The marathon we were in was small event with only about 120 runners, and the route would take us into some canyons. The nice thing about such an event is that you don't have to listen to rock bands and the noise of the crowd around you for miles. The first part of the race went very well, and we were well on to meeting her time objective. She wasn't feeling 100%, but she looked very strong . . . for our pace.
Buckhorn Draw Pictograph Panel
Central Utah in the Rafael Swell
As we reached the 22 mile mark with only 4 miles to go, I began to calculate what pace we would need to maintain over the last stretch to reach her goal, and it was becoming clear that it would be tight; however, as I glanced over at my wife, she didn't seem very concerned about it. At one point, she asked me to talk about something to keep her mind distracted from the long run, but when I started to talk about some recent family events, she told me not to talk to her. It was at this point that I realized that she wasn't completely aware of the timing and distance. Was she miscalculating in her head? If so, how was I to approach the topic without coming across as too overbearing, competitive, or uncompassionate while not getting my head chewed off? Before the race, she told me to kindly prod her on, but my encouragement could leave a sour taste in her mouth. However, if I didn't say anything (and I did ask her from time to time if she wanted to run a little more or if my walking/running pace was helping her) and she missed her goal, the thought of not reaching her goal might linger on her mind for weeks and months, knowing that she had been so close. I also might look like I hadn't done enough as her unofficial coach. Wow. Between slick rock and a very hard place.
At about mile 23 in Buckhorn
Draw in the San Rafael Swell, Utah
At this same time, the memory of our last marathon flashed before my mind when we witnessed a couple running near the end of the race in which the man became somewhat upset with his woman companion because he felt that she wasn't running fast enough, and he ultimately abandoned her to complete the race on his own. Ouch.
Once we got to the last mile, I knew that coming under her time goal would be so close, and again, I kept softly encouraging her on. I then decided to run on up ahead and around the corner to see how far we were from the finish line. At that point, you could hear the loud music about a little over a quarter of a mile down the road that was greeting the runners as they crossed the finish line. I waited until she caught up with me, and then I decided to run on ahead to see if I could see the time clock which is often placed over the finish line so you can see your time. Unfortunately, they didn't have one at this race, so I was somewhat clueless as to the time. I waited within 20 feet or so of the finish line and cheer my wife on as she ran the last bit and crossed. I officially completed the race .04 seconds behind her.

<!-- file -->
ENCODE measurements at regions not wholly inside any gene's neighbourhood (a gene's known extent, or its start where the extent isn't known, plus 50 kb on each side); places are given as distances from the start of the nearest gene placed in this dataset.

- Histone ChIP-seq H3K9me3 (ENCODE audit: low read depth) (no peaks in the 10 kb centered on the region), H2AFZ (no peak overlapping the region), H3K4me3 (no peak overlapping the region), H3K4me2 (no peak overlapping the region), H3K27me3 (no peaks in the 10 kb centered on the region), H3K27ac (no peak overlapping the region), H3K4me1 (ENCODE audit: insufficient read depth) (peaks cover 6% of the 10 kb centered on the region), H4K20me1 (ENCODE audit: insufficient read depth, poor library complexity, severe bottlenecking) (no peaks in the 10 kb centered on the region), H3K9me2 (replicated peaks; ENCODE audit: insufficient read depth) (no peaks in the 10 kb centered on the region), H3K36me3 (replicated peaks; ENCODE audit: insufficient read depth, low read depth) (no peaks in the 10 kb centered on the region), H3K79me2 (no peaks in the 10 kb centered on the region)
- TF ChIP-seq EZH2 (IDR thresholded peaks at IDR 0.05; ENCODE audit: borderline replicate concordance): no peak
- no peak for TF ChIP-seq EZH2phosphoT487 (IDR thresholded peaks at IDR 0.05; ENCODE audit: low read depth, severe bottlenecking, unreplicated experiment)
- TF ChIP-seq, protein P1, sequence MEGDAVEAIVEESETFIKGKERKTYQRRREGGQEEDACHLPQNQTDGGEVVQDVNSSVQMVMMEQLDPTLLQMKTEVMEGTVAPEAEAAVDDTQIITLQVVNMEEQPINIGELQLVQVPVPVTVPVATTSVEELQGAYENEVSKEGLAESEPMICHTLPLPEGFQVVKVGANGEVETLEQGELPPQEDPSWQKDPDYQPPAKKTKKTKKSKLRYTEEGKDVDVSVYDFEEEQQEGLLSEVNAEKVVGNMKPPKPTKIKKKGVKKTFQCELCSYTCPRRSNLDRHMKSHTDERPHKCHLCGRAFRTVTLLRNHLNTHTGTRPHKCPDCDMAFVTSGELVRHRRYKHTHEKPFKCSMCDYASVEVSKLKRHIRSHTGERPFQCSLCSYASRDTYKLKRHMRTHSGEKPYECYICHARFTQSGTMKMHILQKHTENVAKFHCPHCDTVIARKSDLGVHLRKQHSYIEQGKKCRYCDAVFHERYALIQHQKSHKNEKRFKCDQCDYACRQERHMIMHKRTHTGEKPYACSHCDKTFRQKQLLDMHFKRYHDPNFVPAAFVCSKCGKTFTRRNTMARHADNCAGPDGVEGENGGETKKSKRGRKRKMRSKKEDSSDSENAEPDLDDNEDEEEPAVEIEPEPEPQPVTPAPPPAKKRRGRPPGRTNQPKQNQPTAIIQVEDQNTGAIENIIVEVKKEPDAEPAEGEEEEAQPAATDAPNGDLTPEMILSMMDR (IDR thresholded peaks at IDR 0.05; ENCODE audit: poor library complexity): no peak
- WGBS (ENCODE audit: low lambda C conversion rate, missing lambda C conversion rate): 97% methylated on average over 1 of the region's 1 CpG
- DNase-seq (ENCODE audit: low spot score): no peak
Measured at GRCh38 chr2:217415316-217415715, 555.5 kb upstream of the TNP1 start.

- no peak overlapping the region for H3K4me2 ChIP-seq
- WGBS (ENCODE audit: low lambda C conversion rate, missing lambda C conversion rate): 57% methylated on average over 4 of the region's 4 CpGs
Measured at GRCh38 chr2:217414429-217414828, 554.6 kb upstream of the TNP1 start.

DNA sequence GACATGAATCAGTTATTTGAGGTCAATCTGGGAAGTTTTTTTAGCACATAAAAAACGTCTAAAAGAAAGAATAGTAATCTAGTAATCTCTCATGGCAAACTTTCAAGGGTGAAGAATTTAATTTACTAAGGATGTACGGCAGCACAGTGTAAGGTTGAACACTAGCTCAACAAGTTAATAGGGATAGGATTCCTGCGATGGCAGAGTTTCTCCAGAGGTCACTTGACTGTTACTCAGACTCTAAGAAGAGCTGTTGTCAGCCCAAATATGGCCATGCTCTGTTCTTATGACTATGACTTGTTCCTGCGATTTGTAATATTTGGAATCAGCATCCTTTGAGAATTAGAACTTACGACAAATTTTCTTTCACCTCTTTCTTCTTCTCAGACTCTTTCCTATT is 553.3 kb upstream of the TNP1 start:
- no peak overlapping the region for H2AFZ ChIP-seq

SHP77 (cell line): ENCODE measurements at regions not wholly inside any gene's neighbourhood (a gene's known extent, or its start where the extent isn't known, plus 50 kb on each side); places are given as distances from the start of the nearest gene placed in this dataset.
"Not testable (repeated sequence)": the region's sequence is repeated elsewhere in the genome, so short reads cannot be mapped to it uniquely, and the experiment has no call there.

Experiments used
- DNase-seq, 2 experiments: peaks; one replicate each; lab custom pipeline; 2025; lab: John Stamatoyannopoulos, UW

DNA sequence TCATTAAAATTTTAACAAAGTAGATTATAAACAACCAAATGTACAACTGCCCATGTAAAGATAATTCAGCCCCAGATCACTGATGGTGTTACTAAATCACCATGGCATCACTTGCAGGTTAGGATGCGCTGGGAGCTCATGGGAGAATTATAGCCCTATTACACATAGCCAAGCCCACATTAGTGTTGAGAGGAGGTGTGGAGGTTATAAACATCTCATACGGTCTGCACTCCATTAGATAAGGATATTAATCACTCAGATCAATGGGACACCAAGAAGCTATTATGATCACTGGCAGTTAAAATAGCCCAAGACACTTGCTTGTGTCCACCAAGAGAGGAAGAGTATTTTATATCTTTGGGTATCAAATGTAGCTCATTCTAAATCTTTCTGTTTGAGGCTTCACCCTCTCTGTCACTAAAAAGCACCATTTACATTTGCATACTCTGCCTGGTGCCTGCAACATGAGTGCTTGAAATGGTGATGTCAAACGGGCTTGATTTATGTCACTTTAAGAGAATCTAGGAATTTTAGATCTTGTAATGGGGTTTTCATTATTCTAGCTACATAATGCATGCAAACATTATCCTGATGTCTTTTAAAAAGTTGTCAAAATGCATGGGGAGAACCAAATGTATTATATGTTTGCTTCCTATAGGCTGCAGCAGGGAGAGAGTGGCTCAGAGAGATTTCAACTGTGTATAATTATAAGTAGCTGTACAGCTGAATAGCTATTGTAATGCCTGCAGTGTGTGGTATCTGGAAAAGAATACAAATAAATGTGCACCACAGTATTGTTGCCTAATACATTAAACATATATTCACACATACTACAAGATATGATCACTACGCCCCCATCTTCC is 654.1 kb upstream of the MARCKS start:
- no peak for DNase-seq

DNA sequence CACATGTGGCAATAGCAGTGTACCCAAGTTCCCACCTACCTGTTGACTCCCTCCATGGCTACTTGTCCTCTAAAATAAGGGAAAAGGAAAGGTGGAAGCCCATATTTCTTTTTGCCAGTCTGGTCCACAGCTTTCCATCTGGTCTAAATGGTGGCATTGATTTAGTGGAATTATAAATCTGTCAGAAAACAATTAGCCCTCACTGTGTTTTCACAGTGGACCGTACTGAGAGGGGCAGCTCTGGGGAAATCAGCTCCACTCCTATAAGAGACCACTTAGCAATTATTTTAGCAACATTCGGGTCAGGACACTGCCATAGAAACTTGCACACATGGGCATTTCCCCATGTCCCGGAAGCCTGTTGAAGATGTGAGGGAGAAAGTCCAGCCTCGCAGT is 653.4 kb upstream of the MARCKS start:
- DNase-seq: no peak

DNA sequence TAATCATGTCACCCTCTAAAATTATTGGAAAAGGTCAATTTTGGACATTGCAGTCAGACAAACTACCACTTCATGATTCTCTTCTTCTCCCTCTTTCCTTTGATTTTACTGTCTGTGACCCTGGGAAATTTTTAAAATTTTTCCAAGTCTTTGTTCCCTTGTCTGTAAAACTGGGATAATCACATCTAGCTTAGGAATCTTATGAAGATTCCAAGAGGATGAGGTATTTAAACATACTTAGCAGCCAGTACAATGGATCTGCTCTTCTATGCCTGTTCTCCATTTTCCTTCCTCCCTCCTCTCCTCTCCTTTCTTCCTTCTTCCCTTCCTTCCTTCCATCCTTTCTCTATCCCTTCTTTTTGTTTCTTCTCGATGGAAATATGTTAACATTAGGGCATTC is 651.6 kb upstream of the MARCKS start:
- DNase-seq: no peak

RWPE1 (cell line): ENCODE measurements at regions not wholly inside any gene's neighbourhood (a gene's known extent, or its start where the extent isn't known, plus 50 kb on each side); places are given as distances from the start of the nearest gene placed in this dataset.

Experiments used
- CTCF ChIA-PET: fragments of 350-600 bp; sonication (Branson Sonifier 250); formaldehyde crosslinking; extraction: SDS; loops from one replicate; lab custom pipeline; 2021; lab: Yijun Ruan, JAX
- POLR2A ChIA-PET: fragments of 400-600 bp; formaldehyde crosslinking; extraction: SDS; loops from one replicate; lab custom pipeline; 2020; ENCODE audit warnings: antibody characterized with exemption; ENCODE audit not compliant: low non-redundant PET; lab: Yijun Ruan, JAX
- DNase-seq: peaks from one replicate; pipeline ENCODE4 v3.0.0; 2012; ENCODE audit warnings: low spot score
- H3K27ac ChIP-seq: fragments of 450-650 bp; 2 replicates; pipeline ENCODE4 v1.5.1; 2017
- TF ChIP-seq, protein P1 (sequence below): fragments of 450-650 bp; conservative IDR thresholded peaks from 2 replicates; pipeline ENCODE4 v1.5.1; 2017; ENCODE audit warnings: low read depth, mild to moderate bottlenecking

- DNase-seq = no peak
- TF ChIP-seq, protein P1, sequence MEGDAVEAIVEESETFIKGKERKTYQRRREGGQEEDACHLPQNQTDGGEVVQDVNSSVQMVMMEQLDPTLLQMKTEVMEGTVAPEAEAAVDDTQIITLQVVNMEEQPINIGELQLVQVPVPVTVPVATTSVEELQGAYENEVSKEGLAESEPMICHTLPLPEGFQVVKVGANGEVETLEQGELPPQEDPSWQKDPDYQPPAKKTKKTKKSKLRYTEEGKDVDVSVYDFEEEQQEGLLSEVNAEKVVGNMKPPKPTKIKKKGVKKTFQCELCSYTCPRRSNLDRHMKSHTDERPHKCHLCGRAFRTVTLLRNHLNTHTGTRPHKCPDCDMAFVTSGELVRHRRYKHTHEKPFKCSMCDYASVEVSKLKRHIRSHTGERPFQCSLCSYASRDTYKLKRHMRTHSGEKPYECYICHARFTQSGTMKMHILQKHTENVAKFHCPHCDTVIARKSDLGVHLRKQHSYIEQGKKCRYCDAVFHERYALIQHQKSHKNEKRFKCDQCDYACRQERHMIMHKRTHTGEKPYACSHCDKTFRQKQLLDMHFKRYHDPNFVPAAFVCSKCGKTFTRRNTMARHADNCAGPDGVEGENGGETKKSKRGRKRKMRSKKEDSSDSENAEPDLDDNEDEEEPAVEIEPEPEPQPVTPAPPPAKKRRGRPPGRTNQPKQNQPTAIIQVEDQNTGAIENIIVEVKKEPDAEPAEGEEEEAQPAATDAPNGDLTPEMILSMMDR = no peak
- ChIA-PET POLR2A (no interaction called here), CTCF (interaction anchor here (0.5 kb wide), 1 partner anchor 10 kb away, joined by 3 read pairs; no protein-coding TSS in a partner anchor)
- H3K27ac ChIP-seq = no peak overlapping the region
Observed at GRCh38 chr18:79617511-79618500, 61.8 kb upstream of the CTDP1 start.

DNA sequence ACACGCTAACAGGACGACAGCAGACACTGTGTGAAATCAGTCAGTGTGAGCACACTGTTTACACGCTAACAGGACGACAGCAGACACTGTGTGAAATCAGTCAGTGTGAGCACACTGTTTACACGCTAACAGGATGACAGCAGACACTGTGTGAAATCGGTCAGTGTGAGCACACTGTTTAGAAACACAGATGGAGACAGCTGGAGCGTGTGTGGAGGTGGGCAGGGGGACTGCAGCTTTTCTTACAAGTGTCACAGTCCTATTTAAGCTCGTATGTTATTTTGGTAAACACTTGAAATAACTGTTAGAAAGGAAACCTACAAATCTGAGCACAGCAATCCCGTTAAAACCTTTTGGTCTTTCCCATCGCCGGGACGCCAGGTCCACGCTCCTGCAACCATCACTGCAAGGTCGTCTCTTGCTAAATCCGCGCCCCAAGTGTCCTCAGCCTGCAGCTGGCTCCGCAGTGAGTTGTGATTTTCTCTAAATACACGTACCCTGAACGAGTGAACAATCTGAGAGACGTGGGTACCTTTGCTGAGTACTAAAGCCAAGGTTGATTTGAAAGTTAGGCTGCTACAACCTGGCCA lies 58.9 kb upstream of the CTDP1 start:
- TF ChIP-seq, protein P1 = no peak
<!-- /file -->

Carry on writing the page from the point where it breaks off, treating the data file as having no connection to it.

We were both very ecstatic that she crossed the finish line with 58 seconds to spare. A very close race, but a superb personal victory. Immediately after the race at the finish line, there were lots of snacks, fruit, chocolate milk, and snow cones to enjoy. We then caught a bus back to the bus loading area back in Huntington, and they served some great Navajo tacos in the city park. We also had a nice time visiting with some of the other runners including Bill Harris from Indiana, who is a personal quest to complete a marathon in all 50 states with only a few to go.
If you are looking for a well-staged event without the crowds, but plenty of scenic vistas, this might be the race for you.
Here are several recommendations for preparing and running in this event:
Make an early hotel reservation in the area. We ended up staying in Price, about 30 minutes north of Huntington, but vacancies can quickly disappear.
Consider wearing shoes with a harder sole or even a rock plate. People unaccustomed to running on gravel and rocks might experience sore feet after 26 miles of running.
Take a camera. You won't scenery like this in most marathons.